Instructors set up discussions, while students can read messages, post their own messages, and reply to others’ messages. These messages are threaded, which means that participants respond directly to comments from other students, and also which allows participants to easily view the original post along with all its replies.

Some examples of when you might want to use the Discussion tool in D2L for a face-to-face class include:

  • Creating an open forum for ongoing questions, and where students can answer each other meaning that the instructor isn’t the one that has to answer all the time, but could jump in to provide support/clarification as needed.
  • Creating group forums to give student groups a place to discuss and work on group projects, as well as share project/presentation materials.
  • Creating spaces to discuss class readings (preferably with guiding questions), for example, that could continue in the face to face class.

I won’t go into the technical side of options for viewing and participating in Discussions. You can find out more by looking at the tutorials in the On-Demand Training site (in D2L), or by booking a consult with an instructional designer. One note I will make is that I would recommend building rubrics in D2L to communicate expectations to students for discussion participation– Students can see the rubric up front as a guide for their posts, and then the graded one once you have published feedback for them. In addition, if the discussion is connected to the Grades tool, the graded rubric will also appear there!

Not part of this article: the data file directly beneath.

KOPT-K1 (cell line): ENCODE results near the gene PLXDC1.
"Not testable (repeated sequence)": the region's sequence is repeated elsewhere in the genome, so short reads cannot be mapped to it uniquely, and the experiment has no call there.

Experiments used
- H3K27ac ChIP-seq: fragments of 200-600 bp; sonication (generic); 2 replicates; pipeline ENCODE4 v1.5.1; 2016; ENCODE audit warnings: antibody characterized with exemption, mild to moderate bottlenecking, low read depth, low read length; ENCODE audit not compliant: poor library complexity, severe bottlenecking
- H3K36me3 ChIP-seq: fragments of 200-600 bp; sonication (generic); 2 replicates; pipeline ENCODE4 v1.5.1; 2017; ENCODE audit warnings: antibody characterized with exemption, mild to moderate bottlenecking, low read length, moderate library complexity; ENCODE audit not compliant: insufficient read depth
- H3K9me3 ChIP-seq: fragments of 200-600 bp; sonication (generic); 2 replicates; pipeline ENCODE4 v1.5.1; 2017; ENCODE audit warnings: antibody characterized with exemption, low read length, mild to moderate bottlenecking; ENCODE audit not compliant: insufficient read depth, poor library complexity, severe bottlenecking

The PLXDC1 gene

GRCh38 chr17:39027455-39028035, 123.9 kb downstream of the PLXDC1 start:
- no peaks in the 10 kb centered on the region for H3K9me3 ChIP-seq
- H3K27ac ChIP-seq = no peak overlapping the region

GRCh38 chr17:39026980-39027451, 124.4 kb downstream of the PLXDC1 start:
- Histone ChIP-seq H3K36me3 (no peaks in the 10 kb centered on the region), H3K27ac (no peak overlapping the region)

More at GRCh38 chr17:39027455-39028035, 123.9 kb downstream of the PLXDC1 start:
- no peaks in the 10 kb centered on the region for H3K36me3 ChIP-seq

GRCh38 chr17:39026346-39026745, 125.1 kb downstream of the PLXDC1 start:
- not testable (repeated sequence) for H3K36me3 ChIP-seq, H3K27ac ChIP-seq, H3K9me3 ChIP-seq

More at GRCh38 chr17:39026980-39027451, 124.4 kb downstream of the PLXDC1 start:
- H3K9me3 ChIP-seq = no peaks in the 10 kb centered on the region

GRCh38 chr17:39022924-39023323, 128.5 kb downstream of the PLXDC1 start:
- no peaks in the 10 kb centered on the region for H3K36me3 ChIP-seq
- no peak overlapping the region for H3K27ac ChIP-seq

Some of the other tools in D2L which foster collaborative work in D2L are:

The Groups tool through which you can link up groups of students in D2L who could then immediately connect using Discussions, Dropbox, or Locker. You can also then use Release Conditions to connect any tool activity to a group

The Chat tool which allows multiple users to converse in synchronous (i.e., live, real-time), text-based discussions. You can create open chatrooms or closed (group) chatrooms, and participants can enter new Chats or view previous sessions of a Chat. you might use? Typically the Chat is used for office hours (for example, for a completely online course), or to give students another option for group work discussions.

The Locker allows for group file sharing, if it has been set up for the Groups.

The Classlist is the list of participants in the class. It allows instructors and students to easily email other participants in the class (note that Email should be used for private discussions – we recommend that topics not requiring privacy should be posted in Discussions).

As we concluded the session, participants talked about what they had learned from the session, and what they were going to try moving forward. From integrating general questions around course topics in the Discussion tool, to rethinking the purpose of discussions in courses (so that they aren’t just about general participation), to ensuring guidelines are clear, and discussions are assessed, to including group discussion forums to support students’ study groups.

If any of the ideas in this post resonate with you, let me know in the Comments. And if you want to explore how to integrate collaborative work in D2L, contact desupport@camosun.ca and ask for an appointment with one of our instructional designers.